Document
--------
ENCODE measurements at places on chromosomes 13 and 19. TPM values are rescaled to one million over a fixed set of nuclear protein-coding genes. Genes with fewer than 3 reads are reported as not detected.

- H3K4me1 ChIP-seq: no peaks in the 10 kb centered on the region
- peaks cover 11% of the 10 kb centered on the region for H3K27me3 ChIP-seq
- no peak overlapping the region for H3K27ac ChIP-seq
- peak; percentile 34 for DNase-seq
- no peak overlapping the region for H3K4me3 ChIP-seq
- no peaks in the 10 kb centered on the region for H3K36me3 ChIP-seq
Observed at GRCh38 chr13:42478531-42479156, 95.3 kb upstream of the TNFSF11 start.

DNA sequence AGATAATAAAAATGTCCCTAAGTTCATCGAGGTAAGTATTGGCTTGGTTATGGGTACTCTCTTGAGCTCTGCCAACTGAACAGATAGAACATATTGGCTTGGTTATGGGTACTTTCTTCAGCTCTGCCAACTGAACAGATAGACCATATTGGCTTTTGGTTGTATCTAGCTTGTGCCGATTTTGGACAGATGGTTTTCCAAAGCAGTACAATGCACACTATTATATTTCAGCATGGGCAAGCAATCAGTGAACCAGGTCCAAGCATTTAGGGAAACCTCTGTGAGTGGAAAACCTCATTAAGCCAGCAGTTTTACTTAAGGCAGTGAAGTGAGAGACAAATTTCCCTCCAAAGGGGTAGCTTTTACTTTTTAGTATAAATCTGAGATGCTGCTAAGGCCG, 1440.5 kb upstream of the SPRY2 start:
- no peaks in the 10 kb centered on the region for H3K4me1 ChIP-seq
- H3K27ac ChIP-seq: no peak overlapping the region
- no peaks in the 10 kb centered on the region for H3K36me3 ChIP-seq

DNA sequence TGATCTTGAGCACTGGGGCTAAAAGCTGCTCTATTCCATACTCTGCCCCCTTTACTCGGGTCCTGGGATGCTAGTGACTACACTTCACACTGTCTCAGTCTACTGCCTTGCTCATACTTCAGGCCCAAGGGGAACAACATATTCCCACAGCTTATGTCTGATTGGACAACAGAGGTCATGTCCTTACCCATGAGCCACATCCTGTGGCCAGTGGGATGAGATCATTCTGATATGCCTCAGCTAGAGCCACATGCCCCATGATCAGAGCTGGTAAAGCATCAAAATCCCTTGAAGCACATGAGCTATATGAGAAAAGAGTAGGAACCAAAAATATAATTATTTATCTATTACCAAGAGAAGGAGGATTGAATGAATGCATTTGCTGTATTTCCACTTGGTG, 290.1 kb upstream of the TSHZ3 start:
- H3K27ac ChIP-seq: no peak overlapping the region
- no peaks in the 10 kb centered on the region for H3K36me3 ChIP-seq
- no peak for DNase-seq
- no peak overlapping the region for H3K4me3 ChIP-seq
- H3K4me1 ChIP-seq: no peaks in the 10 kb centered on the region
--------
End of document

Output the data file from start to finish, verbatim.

ENCODE measurements at places on chromosomes 13 and 19. TPM values are rescaled to one million over a fixed set of nuclear protein-coding genes. Genes with fewer than 3 reads are reported as not detected.

- H3K4me1 ChIP-seq: no peaks in the 10 kb centered on the region
- peaks cover 11% of the 10 kb centered on the region for H3K27me3 ChIP-seq
- no peak overlapping the region for H3K27ac ChIP-seq
- peak; percentile 34 for DNase-seq
- no peak overlapping the region for H3K4me3 ChIP-seq
- no peaks in the 10 kb centered on the region for H3K36me3 ChIP-seq
Observed at GRCh38 chr13:42478531-42479156, 95.3 kb upstream of the TNFSF11 start.

DNA sequence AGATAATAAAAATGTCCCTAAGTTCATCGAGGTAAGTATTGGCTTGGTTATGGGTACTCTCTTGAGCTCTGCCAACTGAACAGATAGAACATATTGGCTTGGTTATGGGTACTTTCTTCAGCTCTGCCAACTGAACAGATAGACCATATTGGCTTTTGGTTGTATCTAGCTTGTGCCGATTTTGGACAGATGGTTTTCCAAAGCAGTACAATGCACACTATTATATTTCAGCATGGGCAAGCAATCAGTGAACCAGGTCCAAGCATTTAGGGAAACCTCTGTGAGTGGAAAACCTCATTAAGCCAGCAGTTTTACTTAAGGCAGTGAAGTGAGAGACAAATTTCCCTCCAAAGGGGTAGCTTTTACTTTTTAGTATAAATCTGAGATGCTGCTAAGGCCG, 1440.5 kb upstream of the SPRY2 start:
- no peaks in the 10 kb centered on the region for H3K4me1 ChIP-seq
- H3K27ac ChIP-seq: no peak overlapping the region
- no peaks in the 10 kb centered on the region for H3K36me3 ChIP-seq

DNA sequence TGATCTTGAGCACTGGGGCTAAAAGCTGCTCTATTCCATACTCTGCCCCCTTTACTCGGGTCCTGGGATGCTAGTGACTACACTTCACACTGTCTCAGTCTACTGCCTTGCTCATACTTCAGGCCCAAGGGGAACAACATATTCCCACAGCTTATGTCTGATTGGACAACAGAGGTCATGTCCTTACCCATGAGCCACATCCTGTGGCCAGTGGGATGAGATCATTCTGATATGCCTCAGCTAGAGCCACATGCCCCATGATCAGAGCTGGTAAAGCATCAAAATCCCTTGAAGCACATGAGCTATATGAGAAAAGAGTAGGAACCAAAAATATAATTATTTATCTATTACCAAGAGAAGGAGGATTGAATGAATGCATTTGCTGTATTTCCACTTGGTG, 290.1 kb upstream of the TSHZ3 start:
- H3K27ac ChIP-seq: no peak overlapping the region
- no peaks in the 10 kb centered on the region for H3K36me3 ChIP-seq
- no peak for DNase-seq
- no peak overlapping the region for H3K4me3 ChIP-seq
- H3K4me1 ChIP-seq: no peaks in the 10 kb centered on the region